What is the Universal Mind?

I once heard Tsoknyi Rinpoche comment that terms for the unconditional – such as “Buddha nature” or “unborn awareness” – need to be updated from time to time. Even if we know what they mean (we know only in moments), because of repetition they may cease to move us, become clichés, get stale. There is no need to stick to the same spiritual terms we have always used – not only can they become worn out, they also can back us into narrow or even intolerant corners.

In his recently published book, The Intelligent Heart, Dzigar Kongtrul Rinpoche uses the term “universal mind” to refer to Buddha nature. When I came across universal mind in my reading of his book, I felt strangely liberated. It was a term I could feel affection for, and I loved its sweeping inclusion of everything (which any term for the absolute is meant to do). Certainly this is the spirit Kongtrul Rinpoche intended for the term: that it speak to the heart.

Kongtrul Rinpoche contrasts universal mind to “small mind,” his term for the self-clinging, self-identified part of ourselves; the place we typically inhabit that is unable to truly empathize with others, develop compassion and see the universality of consciousness. The compact simplicity of small mind makes it easily grasped, and blunt. Shunrhu Suzuki-roshi also used small mind, which he contrasted to “big mind,” his term for unborn awareness, and one that to my ear evokes universal mind.

There is a saying from the lojong tradition of Tibetan Buddhism: Drive all blames into one. The direction for “blame” is the small mind, our ego, our tendency to be selfish. More than one teacher has commented that this saying is universal to all schools of Buddhism, since overcoming ego is what Buddhism is all about. But it is clear that this universality is common to the essence of all spiritual traditions. Consider this quote from the American Christian mystic Joel Goldsmith:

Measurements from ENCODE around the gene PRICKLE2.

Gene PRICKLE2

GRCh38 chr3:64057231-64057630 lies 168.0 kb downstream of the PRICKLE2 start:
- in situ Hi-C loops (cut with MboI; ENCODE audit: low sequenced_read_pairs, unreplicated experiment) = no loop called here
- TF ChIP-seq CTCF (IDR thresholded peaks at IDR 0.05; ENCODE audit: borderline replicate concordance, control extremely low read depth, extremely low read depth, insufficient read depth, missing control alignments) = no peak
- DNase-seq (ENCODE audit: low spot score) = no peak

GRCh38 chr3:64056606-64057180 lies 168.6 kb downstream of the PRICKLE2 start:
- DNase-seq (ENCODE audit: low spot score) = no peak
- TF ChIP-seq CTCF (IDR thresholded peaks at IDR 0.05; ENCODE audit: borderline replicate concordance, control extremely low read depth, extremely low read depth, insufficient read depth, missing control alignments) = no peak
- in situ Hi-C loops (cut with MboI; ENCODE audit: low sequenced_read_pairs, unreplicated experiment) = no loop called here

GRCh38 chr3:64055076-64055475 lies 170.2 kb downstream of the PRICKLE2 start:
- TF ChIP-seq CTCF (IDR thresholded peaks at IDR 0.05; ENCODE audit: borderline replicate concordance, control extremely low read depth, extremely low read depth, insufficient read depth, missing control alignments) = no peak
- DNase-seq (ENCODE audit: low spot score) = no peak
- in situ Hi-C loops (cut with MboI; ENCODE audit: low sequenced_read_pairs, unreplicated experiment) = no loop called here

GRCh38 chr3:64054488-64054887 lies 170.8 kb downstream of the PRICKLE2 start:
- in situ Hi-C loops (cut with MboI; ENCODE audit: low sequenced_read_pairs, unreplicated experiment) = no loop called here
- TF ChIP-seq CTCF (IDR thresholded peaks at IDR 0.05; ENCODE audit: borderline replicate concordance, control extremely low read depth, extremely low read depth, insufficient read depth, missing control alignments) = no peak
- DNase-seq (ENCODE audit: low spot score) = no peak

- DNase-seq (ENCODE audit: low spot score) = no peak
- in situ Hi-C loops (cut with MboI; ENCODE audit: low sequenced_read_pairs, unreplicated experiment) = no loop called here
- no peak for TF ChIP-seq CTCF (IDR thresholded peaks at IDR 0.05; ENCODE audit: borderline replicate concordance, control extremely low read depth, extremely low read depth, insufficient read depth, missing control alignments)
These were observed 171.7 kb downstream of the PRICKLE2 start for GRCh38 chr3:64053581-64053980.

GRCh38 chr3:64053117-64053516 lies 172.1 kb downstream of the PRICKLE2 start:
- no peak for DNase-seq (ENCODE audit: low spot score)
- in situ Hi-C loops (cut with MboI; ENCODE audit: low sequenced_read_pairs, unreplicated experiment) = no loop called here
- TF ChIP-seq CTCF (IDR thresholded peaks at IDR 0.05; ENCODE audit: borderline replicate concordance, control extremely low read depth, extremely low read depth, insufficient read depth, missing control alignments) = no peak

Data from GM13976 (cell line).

She who has found her inner self realizes that she is one with all men/women, animals and things. She knows now that what affects one touches all. The universality of this truth is found in all scripture.

In order to avoid our myopic tendencies, besides exposing ourselves to a variety of terms for the unconditional, it is necessary to expose ourselves to other spiritual traditions as well. A close reading of Joel Goldsmith’s little-known classic, The Infinite Way, has shown me how identical his mystic Christian path is to Buddhism; not identical in all methods and certainly not is all words, but in spirit and ultimate destination. Goldsmith speaks of “Christ consciousness.” How different is Christ consciousness from Buddha nature? Goldsmith, needless to say, also uses the word “God.” In reading the book, one might be uncomfortable encountering the word God. But for a Buddhist, if one tries using the word “awareness” instead of God, in many instances the meaning becomes familiar and easily identified with.

In the Buddhist path, the middle way – a name for Buddhism itself – is contrasted to the two extremes that veer from the middle way: nihilism and eternalism/theism. In this regard, Christianity is typically labeled a theistic religion. In the case of contemplative Christianity (the practicing essence of Christianity,) this label is misleading. Buddhism posits that the theistic belief in an external savior is both extreme and false. But in Goldsmith’s view, and other contemplative traditions, there is no notion that we will be saved from outside. The work must be done oneself, and the realization is an inner one.

In these days of division and widespread intolerance, it is crucial that all of us practicing the Buddhist path become spiritually sophisticated: that we become multi-cultural and “multi-spiritual”; not only tolerant but actively interested in other. The words we use and the knowledge we have of other traditions is a key.

Bill Scheffel is a writer, creative writing teacher and videographer who has directed Shambhala Training since 1980. Bill was a student of Chögyam Trungpa Rinpoche and taught classes in meditation, creative writing and poetry at Naropa University for thirteen years. Currently, Bill teaches online classes in creative writing and the I Ching. For more on Bill see Vertical Time Yoga.

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